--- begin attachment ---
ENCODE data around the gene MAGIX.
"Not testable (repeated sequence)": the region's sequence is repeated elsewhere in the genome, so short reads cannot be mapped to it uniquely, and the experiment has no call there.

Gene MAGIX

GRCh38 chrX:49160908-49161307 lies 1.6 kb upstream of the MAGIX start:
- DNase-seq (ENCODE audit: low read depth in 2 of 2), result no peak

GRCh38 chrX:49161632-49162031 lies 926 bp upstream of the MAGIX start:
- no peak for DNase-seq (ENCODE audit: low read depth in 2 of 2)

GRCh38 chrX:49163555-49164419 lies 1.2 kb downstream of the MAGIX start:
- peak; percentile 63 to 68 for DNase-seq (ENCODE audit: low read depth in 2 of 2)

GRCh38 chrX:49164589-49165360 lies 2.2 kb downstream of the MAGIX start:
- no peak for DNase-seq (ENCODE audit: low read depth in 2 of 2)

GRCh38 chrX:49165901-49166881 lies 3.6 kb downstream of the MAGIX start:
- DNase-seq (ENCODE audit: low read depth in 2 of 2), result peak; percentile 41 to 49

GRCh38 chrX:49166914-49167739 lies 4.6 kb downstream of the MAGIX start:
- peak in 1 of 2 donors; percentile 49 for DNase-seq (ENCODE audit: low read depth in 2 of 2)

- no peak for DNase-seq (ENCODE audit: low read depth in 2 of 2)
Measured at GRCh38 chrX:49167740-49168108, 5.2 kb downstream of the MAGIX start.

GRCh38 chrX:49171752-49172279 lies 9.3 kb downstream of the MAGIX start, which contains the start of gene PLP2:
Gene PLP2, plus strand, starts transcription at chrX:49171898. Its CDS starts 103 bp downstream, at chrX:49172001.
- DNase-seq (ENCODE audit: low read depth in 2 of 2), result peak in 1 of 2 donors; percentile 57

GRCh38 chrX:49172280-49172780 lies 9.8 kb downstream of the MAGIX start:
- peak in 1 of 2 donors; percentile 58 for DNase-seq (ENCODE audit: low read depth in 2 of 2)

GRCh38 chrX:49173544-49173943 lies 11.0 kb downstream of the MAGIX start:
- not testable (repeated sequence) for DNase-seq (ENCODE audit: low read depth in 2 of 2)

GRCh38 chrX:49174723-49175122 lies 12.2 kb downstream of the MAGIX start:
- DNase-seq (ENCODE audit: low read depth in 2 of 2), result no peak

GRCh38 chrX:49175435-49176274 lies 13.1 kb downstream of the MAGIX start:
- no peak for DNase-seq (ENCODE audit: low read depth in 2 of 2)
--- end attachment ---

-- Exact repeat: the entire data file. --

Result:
ENCODE data around the gene MAGIX.
"Not testable (repeated sequence)": the region's sequence is repeated elsewhere in the genome, so short reads cannot be mapped to it uniquely, and the experiment has no call there.

Gene MAGIX

GRCh38 chrX:49160908-49161307 lies 1.6 kb upstream of the MAGIX start:
- DNase-seq (ENCODE audit: low read depth in 2 of 2), result no peak

GRCh38 chrX:49161632-49162031 lies 926 bp upstream of the MAGIX start:
- no peak for DNase-seq (ENCODE audit: low read depth in 2 of 2)

GRCh38 chrX:49163555-49164419 lies 1.2 kb downstream of the MAGIX start:
- peak; percentile 63 to 68 for DNase-seq (ENCODE audit: low read depth in 2 of 2)

GRCh38 chrX:49164589-49165360 lies 2.2 kb downstream of the MAGIX start:
- no peak for DNase-seq (ENCODE audit: low read depth in 2 of 2)

GRCh38 chrX:49165901-49166881 lies 3.6 kb downstream of the MAGIX start:
- DNase-seq (ENCODE audit: low read depth in 2 of 2), result peak; percentile 41 to 49

GRCh38 chrX:49166914-49167739 lies 4.6 kb downstream of the MAGIX start:
- peak in 1 of 2 donors; percentile 49 for DNase-seq (ENCODE audit: low read depth in 2 of 2)

- no peak for DNase-seq (ENCODE audit: low read depth in 2 of 2)
Measured at GRCh38 chrX:49167740-49168108, 5.2 kb downstream of the MAGIX start.

GRCh38 chrX:49171752-49172279 lies 9.3 kb downstream of the MAGIX start, which contains the start of gene PLP2:
Gene PLP2, plus strand, starts transcription at chrX:49171898. Its CDS starts 103 bp downstream, at chrX:49172001.
- DNase-seq (ENCODE audit: low read depth in 2 of 2), result peak in 1 of 2 donors; percentile 57

GRCh38 chrX:49172280-49172780 lies 9.8 kb downstream of the MAGIX start:
- peak in 1 of 2 donors; percentile 58 for DNase-seq (ENCODE audit: low read depth in 2 of 2)

GRCh38 chrX:49173544-49173943 lies 11.0 kb downstream of the MAGIX start:
- not testable (repeated sequence) for DNase-seq (ENCODE audit: low read depth in 2 of 2)

GRCh38 chrX:49174723-49175122 lies 12.2 kb downstream of the MAGIX start:
- DNase-seq (ENCODE audit: low read depth in 2 of 2), result no peak

GRCh38 chrX:49175435-49176274 lies 13.1 kb downstream of the MAGIX start:
- no peak for DNase-seq (ENCODE audit: low read depth in 2 of 2)